Skills, circumstances, opportunity, and the people on your team impact the results of your leadership. But mindset – habitual ways of thinking – effects everything about you.
Mindset governs the trajectory of your leadership.
New ways of thinking might develop slowly, but you can manage the things you think about.
Leading yourself begins with managing your mindset.
#1. Monitor self-talk.
When you aren’t paying attention to your thinking, what are you thinking about? Usually it isn’t good. A drifting mind ends up self-absorbed, dark, and disappointed.
Noticing patterns of thinking is the first step to getting a grip on mindset.
Tip: Notice when your mind wanders and call it back to a leadership mindset.
#2. Examine assumptions and beliefs.
Mindset reflects the beliefs you hold about yourself, others, and the world.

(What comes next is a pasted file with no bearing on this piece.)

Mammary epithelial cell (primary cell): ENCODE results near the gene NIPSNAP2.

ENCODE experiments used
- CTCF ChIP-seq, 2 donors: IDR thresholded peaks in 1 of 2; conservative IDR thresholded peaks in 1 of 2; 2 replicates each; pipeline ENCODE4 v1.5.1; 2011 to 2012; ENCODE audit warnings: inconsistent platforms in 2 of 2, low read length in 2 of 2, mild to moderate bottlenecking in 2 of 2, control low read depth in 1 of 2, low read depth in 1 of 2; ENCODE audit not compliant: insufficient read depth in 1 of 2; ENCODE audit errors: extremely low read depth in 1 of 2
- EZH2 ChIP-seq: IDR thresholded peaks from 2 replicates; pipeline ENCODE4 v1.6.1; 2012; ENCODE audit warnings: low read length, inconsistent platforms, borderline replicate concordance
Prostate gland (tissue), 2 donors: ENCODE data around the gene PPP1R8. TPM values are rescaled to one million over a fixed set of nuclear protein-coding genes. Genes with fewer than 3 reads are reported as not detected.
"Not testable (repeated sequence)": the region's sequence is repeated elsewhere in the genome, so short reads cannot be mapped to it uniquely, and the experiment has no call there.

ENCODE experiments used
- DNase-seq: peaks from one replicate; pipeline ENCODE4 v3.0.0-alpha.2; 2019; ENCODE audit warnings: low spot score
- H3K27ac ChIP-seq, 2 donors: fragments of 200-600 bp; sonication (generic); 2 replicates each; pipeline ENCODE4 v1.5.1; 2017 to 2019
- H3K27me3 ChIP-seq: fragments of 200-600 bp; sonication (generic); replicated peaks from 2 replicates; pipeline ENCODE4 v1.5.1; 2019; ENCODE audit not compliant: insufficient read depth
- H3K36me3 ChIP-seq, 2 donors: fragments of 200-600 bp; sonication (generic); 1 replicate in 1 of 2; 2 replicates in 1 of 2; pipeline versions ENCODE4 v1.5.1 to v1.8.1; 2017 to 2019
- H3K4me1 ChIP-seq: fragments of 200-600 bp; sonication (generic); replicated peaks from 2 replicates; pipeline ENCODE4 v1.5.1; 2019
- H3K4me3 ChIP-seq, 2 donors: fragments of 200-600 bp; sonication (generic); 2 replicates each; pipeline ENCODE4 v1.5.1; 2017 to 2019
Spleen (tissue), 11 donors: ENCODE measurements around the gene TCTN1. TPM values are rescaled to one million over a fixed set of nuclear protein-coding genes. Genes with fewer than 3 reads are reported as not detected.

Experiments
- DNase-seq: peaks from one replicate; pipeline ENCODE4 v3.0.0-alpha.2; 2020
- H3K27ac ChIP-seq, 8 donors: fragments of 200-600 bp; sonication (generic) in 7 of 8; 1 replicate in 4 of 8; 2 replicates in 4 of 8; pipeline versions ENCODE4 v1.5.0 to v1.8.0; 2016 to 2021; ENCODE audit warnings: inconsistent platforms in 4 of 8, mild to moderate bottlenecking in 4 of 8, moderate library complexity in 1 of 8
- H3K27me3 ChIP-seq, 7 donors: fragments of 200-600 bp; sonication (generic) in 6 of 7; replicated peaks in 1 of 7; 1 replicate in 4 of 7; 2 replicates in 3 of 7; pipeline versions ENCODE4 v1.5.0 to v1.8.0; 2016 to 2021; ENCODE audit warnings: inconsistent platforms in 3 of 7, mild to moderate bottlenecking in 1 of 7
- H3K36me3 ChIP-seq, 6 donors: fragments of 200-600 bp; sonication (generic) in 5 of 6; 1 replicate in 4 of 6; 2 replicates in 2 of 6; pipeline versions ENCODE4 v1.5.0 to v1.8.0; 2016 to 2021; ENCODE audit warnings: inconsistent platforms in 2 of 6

- What do you believe about your ability to improve your leadership?
- What are the best beliefs you have about the people on your team? Worst?
- What do you believe about your capacity to influence?
The way you experience the world is impacted by beliefs and beliefs impact mindset.
#3. Choose your leadership mindset.
What do you choose to set your mind on most of the time?
- Disappointment or opportunity?
- Problems or solutions?
- Lack or learning?
Tip: You naturally notice what’s wrong. Train yourself to also notice what’s working.
Shift your mindset from getting to giving. Ask yourself, what’s the highest value you bring to the people around you?
Project: Show up as an opportunity-thinker. Learn from disappointment and let it go. Opportunity-thinking is proactive and forward-facing.
Disappointment-thinking empowers the past to control the present.
#4. Examine conversational trajectory.
Listen to yourself talk. “Where are you going, based on your conversations?”
- What is the trajectory of the conversations you’re having?
- What is the trajectory of your team, based on the conversations around the table.
Words are rudders.
What is a leadership mindset?
How is a leadership mindset developed?
What is Neurolplasticity? A Psychologist Explains (PS)
Negative Self-talk: 9 Ways to Silence Your Inner Critic (Huff Post)